Preschooler

Can homemade cold syrups replace pharmacy?

Can homemade cold syrups replace pharmacy?


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It is estimated that the common cold is the most common disease among children and adults. The average toddler struggles with her on average a few to several times a year. Not everyone gives birth, however, often wants to use syrups at their child's pharmacies. Is the use of pharmacy medications necessary in every case of a child having cold symptoms? Can homemade syrups be an alternative to those sold in pharmacies? We will look for answers to these questions later in our article.

What is a cold and how is it most common?

The common cold is a virus-related infection that affects the nose, paranasal sinuses, and throat. Its course is usually quite mild, and the disease itself tends to resolve spontaneously within 7 to 10 days. Its basic symptoms include:

  • Malaise, excessive drowsiness, lack of appetite and fatigue - in younger children it is manifested, for example, by reluctance to play and excessive tearfulness.
  • Chills and fever - Cold fever is usually not high and does not exceed 38.5 degrees Celsius. Some babies may not have it at all.
  • Symptoms of rhinitis - at the initial stage of the disease, there is a characteristic abundant discharge of watery nasal secretions and a feeling of stuffiness. At later stages of infection, the drained content may be denser and take on a greenish or yellowish color (this is not always a sign of bacterial superinfection).
  • Symptoms of pharyngitis - sore throat and itching may be one of the main symptoms of an ongoing infection.
  • Cough - initially dry with a tendency to become moist. Some children may persist for several weeks.

Common Cold - The most commonly used pharmacy syrups

As we mentioned before, colds usually go away on their own and there are no effective, causal treatments for it. All syrups available in pharmacies are only symptomatic, helping the child only go through as mildly as possible during the illness. Of these, the following deserve special attention:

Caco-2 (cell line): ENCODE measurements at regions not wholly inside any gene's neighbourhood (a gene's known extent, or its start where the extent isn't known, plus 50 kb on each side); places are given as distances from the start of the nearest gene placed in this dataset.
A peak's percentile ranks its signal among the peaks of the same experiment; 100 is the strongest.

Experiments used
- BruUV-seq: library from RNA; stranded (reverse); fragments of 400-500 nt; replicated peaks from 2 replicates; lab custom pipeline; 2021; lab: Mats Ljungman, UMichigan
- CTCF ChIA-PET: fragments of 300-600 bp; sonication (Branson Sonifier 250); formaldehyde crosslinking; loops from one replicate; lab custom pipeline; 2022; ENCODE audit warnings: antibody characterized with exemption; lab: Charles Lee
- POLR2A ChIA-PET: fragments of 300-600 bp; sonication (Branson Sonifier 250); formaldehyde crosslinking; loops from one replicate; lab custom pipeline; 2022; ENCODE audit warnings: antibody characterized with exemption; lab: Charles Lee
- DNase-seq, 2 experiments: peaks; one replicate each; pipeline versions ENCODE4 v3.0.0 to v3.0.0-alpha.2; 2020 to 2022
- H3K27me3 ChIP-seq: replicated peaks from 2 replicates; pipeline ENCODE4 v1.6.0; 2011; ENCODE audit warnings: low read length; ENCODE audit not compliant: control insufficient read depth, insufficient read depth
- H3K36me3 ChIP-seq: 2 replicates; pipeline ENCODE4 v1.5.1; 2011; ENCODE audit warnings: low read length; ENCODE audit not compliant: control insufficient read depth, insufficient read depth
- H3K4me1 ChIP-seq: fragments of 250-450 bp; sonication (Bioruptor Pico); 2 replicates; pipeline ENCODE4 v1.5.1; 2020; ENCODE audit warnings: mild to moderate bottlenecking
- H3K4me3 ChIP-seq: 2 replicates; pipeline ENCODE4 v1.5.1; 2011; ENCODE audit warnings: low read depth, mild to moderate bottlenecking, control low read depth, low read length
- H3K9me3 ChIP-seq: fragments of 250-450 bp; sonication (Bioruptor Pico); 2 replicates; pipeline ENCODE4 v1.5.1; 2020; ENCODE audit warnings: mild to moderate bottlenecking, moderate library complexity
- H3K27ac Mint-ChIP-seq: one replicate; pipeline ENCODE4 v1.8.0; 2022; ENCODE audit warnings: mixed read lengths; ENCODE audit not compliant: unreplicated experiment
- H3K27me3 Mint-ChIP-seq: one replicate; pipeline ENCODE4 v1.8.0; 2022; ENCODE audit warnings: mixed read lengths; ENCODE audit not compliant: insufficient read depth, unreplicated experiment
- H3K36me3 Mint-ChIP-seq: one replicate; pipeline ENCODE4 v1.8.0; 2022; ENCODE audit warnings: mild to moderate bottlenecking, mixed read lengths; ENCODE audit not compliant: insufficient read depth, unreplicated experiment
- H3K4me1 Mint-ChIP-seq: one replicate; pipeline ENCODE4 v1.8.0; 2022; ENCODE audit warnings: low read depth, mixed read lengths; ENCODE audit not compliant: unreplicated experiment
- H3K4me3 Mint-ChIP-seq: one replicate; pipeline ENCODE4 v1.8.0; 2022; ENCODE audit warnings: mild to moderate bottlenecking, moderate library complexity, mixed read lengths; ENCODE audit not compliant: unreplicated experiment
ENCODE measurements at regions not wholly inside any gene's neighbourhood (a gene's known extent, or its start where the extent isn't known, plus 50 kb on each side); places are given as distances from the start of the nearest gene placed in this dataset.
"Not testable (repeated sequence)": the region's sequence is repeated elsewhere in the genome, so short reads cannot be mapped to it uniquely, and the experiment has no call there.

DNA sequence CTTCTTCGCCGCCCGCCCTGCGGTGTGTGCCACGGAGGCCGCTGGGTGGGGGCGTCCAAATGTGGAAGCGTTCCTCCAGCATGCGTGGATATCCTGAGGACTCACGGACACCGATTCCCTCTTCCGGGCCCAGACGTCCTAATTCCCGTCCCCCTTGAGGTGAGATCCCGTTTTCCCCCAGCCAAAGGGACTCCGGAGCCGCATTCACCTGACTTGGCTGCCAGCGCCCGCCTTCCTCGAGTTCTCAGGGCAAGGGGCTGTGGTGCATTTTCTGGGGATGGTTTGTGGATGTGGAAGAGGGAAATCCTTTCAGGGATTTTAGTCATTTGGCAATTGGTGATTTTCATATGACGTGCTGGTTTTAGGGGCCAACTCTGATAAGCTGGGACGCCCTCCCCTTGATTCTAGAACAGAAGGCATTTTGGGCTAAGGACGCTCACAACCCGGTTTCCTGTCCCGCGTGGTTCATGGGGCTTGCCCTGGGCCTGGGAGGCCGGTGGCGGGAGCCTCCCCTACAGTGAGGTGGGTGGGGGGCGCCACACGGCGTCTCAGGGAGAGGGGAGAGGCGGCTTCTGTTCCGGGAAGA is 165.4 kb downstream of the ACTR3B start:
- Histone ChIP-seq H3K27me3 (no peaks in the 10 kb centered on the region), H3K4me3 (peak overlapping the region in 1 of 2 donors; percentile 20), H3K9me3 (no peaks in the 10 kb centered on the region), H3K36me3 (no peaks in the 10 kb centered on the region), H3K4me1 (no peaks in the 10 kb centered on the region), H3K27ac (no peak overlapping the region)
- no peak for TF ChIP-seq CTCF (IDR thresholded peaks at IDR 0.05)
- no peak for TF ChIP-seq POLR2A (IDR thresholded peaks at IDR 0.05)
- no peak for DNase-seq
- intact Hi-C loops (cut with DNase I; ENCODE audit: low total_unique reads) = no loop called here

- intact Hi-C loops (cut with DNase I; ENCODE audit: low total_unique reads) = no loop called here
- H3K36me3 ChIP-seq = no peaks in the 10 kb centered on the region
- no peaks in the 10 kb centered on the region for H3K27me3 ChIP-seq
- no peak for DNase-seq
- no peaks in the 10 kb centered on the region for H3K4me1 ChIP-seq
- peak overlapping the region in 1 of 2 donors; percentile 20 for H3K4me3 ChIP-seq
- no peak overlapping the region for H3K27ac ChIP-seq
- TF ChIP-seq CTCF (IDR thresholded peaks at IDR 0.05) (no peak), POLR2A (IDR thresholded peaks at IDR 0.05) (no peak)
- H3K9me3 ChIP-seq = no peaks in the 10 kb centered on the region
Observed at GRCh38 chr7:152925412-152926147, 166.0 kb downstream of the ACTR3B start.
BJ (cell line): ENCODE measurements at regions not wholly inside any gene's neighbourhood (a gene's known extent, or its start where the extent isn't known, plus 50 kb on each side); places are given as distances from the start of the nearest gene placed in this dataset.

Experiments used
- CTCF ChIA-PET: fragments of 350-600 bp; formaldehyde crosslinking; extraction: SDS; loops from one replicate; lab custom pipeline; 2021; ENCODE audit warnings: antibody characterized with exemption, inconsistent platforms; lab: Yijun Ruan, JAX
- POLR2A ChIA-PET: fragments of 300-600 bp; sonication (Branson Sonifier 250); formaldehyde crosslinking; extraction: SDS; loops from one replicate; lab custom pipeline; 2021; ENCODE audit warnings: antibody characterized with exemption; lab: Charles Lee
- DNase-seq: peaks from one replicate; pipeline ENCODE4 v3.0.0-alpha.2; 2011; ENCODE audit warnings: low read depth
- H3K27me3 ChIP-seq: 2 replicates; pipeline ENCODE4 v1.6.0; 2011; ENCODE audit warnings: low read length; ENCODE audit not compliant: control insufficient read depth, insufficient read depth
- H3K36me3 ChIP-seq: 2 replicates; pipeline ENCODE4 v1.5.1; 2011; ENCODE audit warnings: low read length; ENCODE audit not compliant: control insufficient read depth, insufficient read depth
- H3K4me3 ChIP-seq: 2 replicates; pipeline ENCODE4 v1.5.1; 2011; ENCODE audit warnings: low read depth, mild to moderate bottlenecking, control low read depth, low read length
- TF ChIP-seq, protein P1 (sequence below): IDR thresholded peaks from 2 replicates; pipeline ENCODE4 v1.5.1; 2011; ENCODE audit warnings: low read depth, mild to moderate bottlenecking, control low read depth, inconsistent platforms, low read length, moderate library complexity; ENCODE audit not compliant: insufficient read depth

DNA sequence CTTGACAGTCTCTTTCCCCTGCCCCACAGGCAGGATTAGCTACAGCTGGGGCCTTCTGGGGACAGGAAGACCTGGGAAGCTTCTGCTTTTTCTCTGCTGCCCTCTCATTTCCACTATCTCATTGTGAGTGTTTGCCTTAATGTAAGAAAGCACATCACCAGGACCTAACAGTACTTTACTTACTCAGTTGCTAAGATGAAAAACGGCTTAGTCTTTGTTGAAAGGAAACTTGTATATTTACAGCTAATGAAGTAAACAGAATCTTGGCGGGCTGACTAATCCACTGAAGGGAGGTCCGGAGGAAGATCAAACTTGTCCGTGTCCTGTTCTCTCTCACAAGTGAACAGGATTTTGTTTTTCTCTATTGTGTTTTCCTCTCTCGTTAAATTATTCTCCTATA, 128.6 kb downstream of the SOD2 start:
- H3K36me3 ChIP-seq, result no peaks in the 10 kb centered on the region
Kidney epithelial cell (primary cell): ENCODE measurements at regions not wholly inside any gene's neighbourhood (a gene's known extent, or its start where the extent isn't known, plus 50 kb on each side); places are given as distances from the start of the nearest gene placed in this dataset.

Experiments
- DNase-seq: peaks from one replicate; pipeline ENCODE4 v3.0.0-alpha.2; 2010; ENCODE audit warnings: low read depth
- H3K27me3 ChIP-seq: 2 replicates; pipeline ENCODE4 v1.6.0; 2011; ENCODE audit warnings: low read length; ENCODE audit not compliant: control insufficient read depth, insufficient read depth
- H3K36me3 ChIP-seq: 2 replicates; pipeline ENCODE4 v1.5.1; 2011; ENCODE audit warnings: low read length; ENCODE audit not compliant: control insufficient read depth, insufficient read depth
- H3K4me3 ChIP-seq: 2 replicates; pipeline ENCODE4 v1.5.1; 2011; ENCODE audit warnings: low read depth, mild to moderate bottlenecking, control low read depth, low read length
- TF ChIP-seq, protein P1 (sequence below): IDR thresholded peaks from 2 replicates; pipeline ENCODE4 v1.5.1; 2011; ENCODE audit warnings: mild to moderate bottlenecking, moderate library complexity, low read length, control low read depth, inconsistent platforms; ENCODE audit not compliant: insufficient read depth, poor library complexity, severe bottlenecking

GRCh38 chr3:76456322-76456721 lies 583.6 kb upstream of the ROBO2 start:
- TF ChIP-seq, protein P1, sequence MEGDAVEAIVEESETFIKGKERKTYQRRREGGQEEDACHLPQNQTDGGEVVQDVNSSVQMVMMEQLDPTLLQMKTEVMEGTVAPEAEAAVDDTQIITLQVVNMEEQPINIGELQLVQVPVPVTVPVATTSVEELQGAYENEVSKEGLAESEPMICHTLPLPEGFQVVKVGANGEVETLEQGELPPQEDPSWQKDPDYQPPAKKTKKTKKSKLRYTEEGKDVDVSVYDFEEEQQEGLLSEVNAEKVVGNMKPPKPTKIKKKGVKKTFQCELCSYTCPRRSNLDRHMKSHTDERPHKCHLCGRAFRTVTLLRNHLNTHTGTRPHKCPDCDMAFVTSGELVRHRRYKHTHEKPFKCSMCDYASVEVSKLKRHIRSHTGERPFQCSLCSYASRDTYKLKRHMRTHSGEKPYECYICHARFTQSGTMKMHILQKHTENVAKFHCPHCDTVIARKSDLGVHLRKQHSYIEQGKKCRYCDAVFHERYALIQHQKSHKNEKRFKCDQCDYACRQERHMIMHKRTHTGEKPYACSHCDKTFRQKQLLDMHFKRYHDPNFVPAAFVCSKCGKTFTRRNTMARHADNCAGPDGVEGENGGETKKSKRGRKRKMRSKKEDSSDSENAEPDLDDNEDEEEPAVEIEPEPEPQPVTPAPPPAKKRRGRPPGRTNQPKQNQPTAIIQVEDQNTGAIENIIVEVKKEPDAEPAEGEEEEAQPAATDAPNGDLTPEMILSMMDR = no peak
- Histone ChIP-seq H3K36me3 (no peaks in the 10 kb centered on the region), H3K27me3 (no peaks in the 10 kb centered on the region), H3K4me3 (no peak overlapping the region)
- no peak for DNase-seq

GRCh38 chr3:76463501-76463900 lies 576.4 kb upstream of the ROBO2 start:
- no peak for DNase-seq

• Syrups containing Echinacea extract - it has been proved in relation to them that they reduce the duration of a cold by an average of 1.5 days and alleviate its course.
  • Syrups for fever - antipyretic syrups containing paracetamol or ibuprofen may be used in children over 3 months of age.
  • Syrups for sore throat - their task is to decontaminate and local anesthetize the throat attacked by viruses.
  • Cough syrups - they are usually used in cases where the cough is unproductive, very tiring for the child, or often waking him up at night.
  • Syrups strengthening immunity - their use in children is disputable, as there is a lack of sufficiently strong scientific evidence that would confirm their effectiveness in alleviating or preventing the symptoms of upper respiratory tract viral infections.

Notably, most of the syrups listed above are sold as OTC (over-the-counter) medicines. This does not mean, of course, that they should be given without consulting a pediatrician or family doctor - improperly used, they can do more harm to a child than help.

Homemade syrups - an alternative to funds sold in pharmacies

By browsing various websites, you can find many recipes for home mixtures recommended for relieving cold symptoms. So, Internet users especially recommend taking:

  • Onion syrup - Onions contain numerous substances that can potentially help the body fight upper respiratory tract infections.
  • Syrup based on honey, citrus, turmeric and cayenne pepper - regularly used, it may have a number of beneficial health effects. These include strengthening the immune system, thinning the mucus in the airways, and clearing the paranasal sinuses.
  • Berry fruit syrup - may show a natural antipyretic effect in some patients.
  • Garlic syrup - compounds contained in garlic have been the subject of many scientific papers. Some of them confirmed their effectiveness in alleviating and fighting the symptoms of colds and flu (they have antiviral and antibacterial effects).
  • Oregano based oil - the substance it contains has a potential antibacterial and soothing effect on coughing.
  • Cranberry syrup - is commonly used in lower urinary tract infections (acidifies the urine, which limits bacterial growth), but can also be used to relieve the symptoms of colds or flu.

Is it therefore advisable to give children prepared syrups at home? In the opinion of most doctors, this is debatable. First of all, there is no scientific evidence that fully confirms their effectiveness and total safety. Secondly, the most important element of treating a child's cold is taking care of his or her hydration and providing him / her a few days of rest in optimal conditions when it comes to temperature and humidity (it is advisable to maintain a moderate temperature and avoid over-drying). Syrups, pharmacy and home use in cold therapy are only auxiliary and should not be abused or used without consulting a doctor..

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Comments:

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